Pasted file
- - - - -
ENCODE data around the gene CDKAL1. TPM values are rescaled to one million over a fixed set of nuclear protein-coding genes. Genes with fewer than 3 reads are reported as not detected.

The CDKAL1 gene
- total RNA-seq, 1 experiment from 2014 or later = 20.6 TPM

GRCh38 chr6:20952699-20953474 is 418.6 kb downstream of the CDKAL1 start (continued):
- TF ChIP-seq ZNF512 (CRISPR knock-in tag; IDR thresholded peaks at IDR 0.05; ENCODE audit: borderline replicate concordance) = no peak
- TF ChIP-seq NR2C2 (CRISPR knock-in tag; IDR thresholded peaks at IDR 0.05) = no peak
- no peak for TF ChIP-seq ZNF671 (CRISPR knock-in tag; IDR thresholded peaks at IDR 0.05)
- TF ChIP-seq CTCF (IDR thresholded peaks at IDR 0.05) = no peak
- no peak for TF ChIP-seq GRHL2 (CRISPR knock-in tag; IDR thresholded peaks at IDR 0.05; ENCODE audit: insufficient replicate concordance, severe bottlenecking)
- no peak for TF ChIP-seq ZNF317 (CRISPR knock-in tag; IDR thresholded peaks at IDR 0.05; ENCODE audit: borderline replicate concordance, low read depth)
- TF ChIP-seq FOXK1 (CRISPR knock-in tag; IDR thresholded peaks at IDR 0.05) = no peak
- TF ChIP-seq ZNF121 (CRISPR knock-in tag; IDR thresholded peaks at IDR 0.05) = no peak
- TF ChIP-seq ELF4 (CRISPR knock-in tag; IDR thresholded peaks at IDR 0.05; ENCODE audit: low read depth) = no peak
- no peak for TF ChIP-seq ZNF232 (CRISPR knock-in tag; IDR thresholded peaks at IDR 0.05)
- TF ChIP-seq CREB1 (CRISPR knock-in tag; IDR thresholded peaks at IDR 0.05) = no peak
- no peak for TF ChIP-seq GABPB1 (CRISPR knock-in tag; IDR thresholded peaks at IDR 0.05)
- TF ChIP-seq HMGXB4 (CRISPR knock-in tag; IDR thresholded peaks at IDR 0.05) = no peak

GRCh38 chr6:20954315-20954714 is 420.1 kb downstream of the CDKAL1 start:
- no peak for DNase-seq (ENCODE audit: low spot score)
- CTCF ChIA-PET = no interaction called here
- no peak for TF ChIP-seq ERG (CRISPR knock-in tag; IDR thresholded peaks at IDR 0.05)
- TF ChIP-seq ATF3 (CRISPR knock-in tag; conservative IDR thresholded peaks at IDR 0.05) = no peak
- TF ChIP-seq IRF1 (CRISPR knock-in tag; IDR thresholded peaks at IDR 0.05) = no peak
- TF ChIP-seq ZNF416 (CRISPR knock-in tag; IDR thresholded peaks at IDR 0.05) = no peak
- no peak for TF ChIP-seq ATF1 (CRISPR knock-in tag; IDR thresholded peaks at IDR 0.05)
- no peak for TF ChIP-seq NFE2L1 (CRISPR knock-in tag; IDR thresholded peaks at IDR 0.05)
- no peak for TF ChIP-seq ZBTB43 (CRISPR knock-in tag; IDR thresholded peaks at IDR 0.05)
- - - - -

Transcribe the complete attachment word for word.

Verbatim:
ENCODE data around the gene CDKAL1. TPM values are rescaled to one million over a fixed set of nuclear protein-coding genes. Genes with fewer than 3 reads are reported as not detected.

The CDKAL1 gene
- total RNA-seq, 1 experiment from 2014 or later = 20.6 TPM

GRCh38 chr6:20952699-20953474 is 418.6 kb downstream of the CDKAL1 start (continued):
- TF ChIP-seq ZNF512 (CRISPR knock-in tag; IDR thresholded peaks at IDR 0.05; ENCODE audit: borderline replicate concordance) = no peak
- TF ChIP-seq NR2C2 (CRISPR knock-in tag; IDR thresholded peaks at IDR 0.05) = no peak
- no peak for TF ChIP-seq ZNF671 (CRISPR knock-in tag; IDR thresholded peaks at IDR 0.05)
- TF ChIP-seq CTCF (IDR thresholded peaks at IDR 0.05) = no peak
- no peak for TF ChIP-seq GRHL2 (CRISPR knock-in tag; IDR thresholded peaks at IDR 0.05; ENCODE audit: insufficient replicate concordance, severe bottlenecking)
- no peak for TF ChIP-seq ZNF317 (CRISPR knock-in tag; IDR thresholded peaks at IDR 0.05; ENCODE audit: borderline replicate concordance, low read depth)
- TF ChIP-seq FOXK1 (CRISPR knock-in tag; IDR thresholded peaks at IDR 0.05) = no peak
- TF ChIP-seq ZNF121 (CRISPR knock-in tag; IDR thresholded peaks at IDR 0.05) = no peak
- TF ChIP-seq ELF4 (CRISPR knock-in tag; IDR thresholded peaks at IDR 0.05; ENCODE audit: low read depth) = no peak
- no peak for TF ChIP-seq ZNF232 (CRISPR knock-in tag; IDR thresholded peaks at IDR 0.05)
- TF ChIP-seq CREB1 (CRISPR knock-in tag; IDR thresholded peaks at IDR 0.05) = no peak
- no peak for TF ChIP-seq GABPB1 (CRISPR knock-in tag; IDR thresholded peaks at IDR 0.05)
- TF ChIP-seq HMGXB4 (CRISPR knock-in tag; IDR thresholded peaks at IDR 0.05) = no peak

GRCh38 chr6:20954315-20954714 is 420.1 kb downstream of the CDKAL1 start:
- no peak for DNase-seq (ENCODE audit: low spot score)
- CTCF ChIA-PET = no interaction called here
- no peak for TF ChIP-seq ERG (CRISPR knock-in tag; IDR thresholded peaks at IDR 0.05)
- TF ChIP-seq ATF3 (CRISPR knock-in tag; conservative IDR thresholded peaks at IDR 0.05) = no peak
- TF ChIP-seq IRF1 (CRISPR knock-in tag; IDR thresholded peaks at IDR 0.05) = no peak
- TF ChIP-seq ZNF416 (CRISPR knock-in tag; IDR thresholded peaks at IDR 0.05) = no peak
- no peak for TF ChIP-seq ATF1 (CRISPR knock-in tag; IDR thresholded peaks at IDR 0.05)
- no peak for TF ChIP-seq NFE2L1 (CRISPR knock-in tag; IDR thresholded peaks at IDR 0.05)
- no peak for TF ChIP-seq ZBTB43 (CRISPR knock-in tag; IDR thresholded peaks at IDR 0.05)